Following months of back-and-forth conversations about the city’s most pressing priorities and ways to fund them — including the passage of a new 2 percent utility tax on Camas’ water, sewer, garbage and wastewater utilities — the Camas City Council unanimously approved Mayor Steve Hogan’s proposed $250,397,285 biennial budget for 2023-24.
The 2023-24 budget, said Camas Finance Director Cathy Huber Nickerson, “provides benefits for the whole city, from residents to businesses, early childhood learning to accessibility needs, physical safety to cybersecurity, planning for the city’s growth to rehabilitating current assets.”
Huber Nickerson said the final 2023-24 budget includes 319 total full-time positions, including 35 new positions added to bolster staffing levels; 11 capital parks projects totaling $9.35 million, including the first two phases of Crown Park improvements; five capital roadway projects totaling $9.3 million, including the third phase of the Northwest 38th Avenue improvements; and $24.5 million in major building maintenance, including two replacement fire stations, to address critical failing infrastructure.
After city council members Don Chaney, Tim Hein, Leslie Lewallen and John Nohr in November shot down the annual 1 percent increase to the city’s property tax levy that finances Camas’ general fund services, city officials opted to “bank” the 1 percent increase — which would have cost the average Camas homeowner an additional $1.25 a month — for possible use at a later date.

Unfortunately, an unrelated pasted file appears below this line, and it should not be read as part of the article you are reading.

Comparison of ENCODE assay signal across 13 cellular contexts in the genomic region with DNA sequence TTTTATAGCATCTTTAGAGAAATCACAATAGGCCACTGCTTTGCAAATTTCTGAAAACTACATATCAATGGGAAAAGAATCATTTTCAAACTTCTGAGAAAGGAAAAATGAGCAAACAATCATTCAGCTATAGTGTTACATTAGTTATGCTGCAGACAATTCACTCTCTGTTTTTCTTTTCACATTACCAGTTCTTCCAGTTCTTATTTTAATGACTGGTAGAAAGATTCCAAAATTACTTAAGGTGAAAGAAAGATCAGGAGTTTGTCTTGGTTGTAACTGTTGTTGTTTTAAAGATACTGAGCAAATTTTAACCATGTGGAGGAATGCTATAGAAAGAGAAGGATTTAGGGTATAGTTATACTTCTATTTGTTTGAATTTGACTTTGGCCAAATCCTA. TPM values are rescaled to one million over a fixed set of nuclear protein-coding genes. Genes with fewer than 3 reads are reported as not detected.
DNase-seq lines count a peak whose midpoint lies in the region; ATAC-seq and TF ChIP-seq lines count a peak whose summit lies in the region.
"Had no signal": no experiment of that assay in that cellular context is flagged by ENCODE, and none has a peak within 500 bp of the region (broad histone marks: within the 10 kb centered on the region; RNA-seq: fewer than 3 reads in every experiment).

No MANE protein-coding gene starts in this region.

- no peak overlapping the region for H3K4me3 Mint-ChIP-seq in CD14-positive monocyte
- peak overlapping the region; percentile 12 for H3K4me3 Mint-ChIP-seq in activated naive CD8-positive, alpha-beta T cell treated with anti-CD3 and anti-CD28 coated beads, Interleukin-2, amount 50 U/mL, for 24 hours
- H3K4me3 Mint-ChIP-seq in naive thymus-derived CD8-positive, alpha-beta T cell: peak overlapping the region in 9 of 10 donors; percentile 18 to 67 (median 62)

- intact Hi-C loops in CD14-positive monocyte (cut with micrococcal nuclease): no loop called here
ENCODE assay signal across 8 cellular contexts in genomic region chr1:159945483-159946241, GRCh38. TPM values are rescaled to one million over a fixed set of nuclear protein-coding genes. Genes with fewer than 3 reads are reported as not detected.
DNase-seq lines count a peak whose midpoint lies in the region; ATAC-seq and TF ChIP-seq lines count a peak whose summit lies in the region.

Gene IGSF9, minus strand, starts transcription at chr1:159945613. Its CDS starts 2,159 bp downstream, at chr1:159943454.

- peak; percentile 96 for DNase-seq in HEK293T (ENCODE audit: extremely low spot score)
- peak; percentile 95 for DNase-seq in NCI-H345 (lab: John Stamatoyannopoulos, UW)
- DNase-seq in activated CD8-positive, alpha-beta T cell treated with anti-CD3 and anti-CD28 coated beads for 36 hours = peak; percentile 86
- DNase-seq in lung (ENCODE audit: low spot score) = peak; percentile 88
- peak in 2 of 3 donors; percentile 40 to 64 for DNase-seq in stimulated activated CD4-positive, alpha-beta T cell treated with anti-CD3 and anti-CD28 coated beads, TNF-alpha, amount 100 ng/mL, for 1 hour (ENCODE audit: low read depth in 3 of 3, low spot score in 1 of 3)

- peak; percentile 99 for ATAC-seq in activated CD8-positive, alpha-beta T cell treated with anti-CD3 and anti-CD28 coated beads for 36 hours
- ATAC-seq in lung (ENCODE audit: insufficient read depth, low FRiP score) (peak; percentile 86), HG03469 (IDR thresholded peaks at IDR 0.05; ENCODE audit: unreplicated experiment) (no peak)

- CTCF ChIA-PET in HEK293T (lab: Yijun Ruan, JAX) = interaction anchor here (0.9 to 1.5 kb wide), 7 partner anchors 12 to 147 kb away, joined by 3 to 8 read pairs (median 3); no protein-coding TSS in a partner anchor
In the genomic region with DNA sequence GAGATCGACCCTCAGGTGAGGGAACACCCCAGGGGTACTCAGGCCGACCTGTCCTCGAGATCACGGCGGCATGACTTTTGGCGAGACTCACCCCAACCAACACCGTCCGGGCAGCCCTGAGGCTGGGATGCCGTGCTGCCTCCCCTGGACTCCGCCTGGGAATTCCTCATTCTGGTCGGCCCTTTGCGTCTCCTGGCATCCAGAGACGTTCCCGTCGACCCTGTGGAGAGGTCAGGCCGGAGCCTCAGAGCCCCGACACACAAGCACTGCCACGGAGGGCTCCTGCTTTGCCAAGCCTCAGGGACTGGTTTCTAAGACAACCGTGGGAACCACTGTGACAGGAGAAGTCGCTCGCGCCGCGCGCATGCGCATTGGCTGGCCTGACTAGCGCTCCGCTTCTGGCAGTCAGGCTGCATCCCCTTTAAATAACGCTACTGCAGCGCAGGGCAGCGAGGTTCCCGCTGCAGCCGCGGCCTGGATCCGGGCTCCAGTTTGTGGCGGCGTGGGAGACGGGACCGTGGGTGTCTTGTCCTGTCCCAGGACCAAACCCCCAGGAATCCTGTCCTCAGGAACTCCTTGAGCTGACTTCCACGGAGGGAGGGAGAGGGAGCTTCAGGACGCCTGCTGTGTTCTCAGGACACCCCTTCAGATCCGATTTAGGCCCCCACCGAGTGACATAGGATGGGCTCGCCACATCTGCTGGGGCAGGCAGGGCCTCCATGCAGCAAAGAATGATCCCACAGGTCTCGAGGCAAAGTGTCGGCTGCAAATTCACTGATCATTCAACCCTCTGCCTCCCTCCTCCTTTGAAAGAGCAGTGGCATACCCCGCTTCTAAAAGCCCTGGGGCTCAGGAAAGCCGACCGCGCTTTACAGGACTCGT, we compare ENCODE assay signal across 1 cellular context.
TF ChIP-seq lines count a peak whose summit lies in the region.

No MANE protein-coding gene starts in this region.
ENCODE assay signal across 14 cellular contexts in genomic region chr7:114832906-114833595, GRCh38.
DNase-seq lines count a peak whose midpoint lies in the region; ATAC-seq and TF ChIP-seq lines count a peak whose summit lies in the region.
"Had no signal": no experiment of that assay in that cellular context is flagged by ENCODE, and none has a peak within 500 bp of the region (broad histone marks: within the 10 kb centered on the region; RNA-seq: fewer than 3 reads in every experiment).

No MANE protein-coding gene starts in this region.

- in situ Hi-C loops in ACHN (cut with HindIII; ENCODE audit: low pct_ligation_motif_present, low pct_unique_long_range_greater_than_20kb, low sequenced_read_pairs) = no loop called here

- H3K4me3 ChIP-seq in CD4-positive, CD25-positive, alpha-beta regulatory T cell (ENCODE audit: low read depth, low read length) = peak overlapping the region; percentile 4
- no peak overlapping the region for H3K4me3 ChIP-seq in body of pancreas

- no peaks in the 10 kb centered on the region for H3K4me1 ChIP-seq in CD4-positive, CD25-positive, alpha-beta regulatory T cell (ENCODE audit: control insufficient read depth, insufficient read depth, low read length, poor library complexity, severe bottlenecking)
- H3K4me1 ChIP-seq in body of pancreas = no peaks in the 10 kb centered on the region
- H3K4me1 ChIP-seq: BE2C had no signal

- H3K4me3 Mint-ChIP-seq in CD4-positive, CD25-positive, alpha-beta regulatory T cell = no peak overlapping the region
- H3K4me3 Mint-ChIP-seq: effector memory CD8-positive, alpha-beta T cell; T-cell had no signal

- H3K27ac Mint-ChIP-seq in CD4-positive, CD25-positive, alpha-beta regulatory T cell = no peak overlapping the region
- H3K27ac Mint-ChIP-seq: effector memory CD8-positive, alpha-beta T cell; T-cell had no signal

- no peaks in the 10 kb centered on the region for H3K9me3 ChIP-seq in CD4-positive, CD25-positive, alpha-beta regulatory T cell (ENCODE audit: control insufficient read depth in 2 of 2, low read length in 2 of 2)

Not taking the 1 percent property tax levy increase, will result in general fund revenue losses of $143,097 in 2023, and $151,503 in 2024.
To offset those revenue reductions, city officials said they will hold off for six months on hiring for several staffing positions — including two police sergeants, a records specialist, a volunteer coordinator, two engineering managers, a system administrator for the city’s internet technology department, a part-time library associate, a recreation specialist and project manager for the city’s parks and recreation department and two street maintenance workers.
Some council members, including Chaney and Hein, said they were concerned the budget includes funding for eight of 12 planned firefighter hires — a decision that will allow the Camas-Washougal Fire Department to increase its fire engine staffing from two to three firefighters — despite the inability of Camas’ partner, the city of Washougal, to pay its roughly 40 percent share of the fire department’s staffing costs.
“I appreciate their funding priorities,” Hein said of Washougal city officials, “but we have an interlocal agreement, and if we’re paying for all of these, I have an issue with that.”